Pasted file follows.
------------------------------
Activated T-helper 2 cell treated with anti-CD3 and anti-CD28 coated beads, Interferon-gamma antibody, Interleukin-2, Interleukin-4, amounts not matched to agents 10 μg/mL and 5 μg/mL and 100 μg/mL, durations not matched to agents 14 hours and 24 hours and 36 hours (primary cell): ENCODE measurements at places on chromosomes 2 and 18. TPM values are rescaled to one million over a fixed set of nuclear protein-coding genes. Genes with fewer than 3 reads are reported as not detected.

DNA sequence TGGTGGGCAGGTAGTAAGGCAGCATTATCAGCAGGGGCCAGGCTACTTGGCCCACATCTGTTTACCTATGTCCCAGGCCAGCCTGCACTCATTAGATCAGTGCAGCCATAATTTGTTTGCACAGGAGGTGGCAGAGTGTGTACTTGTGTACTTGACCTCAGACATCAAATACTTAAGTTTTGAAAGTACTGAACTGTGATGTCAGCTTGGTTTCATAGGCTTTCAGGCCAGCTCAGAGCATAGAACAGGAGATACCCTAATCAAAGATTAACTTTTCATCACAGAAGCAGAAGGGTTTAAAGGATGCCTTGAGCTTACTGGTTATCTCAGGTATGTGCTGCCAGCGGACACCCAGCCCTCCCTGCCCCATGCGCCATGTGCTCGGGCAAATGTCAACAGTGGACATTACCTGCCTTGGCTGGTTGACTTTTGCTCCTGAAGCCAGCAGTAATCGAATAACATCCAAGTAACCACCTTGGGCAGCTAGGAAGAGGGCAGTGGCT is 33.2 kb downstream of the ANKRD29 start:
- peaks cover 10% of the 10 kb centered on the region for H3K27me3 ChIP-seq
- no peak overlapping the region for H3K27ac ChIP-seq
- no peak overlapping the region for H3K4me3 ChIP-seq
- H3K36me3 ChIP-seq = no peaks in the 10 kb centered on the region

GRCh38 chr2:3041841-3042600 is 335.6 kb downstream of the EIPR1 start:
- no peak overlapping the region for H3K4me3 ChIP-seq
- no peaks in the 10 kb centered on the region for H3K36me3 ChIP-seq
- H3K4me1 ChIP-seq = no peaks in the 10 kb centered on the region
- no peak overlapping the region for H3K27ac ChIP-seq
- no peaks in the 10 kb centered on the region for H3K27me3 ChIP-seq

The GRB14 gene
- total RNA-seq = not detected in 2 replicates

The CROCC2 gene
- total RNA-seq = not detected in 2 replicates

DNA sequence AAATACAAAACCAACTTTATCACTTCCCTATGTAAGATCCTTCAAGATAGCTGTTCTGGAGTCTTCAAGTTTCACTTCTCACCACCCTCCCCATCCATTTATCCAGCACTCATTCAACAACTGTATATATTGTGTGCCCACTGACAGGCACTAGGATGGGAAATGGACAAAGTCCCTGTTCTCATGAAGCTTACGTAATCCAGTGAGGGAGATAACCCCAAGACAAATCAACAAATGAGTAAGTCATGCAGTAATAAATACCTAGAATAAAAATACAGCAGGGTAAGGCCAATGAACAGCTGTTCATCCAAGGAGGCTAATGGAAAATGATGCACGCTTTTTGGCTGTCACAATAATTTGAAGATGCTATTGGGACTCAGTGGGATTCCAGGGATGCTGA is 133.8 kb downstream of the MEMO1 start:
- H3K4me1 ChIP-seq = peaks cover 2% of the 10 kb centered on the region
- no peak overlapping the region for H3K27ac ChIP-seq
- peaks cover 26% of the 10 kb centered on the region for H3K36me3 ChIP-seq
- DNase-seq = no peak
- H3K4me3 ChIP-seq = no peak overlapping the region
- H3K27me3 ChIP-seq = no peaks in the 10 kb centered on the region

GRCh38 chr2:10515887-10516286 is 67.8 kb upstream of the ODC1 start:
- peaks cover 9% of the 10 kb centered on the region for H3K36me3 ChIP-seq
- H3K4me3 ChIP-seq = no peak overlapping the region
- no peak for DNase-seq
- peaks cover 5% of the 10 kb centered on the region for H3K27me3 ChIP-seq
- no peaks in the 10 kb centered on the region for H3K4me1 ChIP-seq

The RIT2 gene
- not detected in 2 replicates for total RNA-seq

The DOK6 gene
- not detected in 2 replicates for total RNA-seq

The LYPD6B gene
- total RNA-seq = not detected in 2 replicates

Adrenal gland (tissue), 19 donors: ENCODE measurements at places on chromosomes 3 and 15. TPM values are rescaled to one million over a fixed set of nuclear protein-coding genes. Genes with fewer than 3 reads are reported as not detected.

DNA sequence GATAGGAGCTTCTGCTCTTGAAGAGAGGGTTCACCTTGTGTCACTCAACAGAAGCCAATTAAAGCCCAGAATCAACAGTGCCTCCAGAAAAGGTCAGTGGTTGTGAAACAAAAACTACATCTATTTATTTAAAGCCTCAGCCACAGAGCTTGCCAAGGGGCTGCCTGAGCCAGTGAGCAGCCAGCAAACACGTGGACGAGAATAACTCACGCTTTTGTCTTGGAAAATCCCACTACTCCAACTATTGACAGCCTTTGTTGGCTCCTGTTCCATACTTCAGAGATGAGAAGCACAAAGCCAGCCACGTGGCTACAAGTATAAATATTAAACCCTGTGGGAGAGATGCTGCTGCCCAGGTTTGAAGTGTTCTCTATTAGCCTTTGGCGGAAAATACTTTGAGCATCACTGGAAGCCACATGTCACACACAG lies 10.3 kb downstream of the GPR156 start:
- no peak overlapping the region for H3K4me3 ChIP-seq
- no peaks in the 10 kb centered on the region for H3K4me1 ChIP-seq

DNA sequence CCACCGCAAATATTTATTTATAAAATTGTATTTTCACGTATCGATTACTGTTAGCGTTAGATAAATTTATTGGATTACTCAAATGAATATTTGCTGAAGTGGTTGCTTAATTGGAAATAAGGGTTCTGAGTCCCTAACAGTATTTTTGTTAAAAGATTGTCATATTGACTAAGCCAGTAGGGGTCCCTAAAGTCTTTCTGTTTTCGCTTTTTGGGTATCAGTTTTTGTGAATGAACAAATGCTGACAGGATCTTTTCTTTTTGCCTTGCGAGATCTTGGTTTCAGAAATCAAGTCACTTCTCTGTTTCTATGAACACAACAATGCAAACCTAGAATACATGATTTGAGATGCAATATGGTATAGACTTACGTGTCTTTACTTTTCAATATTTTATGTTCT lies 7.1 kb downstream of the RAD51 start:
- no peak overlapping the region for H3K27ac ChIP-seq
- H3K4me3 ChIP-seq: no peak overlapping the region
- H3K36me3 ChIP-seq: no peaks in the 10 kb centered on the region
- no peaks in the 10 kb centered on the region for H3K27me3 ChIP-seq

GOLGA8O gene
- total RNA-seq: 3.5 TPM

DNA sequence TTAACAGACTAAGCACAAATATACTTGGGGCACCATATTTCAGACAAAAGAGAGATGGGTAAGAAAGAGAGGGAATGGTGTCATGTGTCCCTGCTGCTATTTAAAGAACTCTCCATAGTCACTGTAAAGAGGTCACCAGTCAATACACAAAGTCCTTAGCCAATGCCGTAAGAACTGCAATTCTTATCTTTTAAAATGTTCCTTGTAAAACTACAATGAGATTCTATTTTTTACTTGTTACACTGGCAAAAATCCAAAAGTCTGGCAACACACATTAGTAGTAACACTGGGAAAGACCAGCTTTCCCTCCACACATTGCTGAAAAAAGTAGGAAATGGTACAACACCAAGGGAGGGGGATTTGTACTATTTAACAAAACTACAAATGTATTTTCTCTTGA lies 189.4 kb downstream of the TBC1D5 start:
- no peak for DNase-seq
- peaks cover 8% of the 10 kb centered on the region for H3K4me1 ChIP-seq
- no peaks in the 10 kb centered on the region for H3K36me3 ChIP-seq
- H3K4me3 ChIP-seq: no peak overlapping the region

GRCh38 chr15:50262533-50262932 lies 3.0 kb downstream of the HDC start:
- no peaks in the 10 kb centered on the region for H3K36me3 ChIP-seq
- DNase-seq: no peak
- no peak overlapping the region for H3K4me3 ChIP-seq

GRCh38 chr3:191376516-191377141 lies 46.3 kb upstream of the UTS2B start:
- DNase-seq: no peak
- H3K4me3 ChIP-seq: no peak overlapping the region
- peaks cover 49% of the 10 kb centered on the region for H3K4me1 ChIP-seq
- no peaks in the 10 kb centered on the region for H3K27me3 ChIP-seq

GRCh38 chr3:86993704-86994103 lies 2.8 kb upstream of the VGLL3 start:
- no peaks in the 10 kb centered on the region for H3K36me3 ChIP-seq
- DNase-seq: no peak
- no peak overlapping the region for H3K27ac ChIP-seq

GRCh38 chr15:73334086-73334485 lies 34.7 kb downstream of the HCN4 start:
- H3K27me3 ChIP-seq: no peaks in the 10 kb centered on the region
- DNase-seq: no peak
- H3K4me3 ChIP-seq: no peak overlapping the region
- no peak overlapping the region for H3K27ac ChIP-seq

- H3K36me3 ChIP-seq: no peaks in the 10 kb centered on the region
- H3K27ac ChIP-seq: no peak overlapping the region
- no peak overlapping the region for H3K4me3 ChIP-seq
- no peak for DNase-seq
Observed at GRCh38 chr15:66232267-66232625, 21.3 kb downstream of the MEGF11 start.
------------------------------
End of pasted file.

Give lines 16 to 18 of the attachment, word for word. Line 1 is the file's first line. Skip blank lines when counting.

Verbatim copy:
- total RNA-seq = not detected in 2 replicates

DNA sequence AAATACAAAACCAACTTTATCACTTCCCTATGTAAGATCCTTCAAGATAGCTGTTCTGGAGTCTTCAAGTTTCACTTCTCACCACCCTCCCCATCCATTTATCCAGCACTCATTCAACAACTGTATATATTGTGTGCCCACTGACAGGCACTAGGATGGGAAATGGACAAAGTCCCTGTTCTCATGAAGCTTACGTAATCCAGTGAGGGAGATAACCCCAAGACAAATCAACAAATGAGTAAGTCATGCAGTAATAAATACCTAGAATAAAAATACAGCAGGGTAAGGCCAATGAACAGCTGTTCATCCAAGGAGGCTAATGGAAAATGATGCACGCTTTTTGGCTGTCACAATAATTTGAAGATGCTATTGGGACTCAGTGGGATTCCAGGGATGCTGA is 133.8 kb downstream of the MEMO1 start:
- H3K4me1 ChIP-seq = peaks cover 2% of the 10 kb centered on the region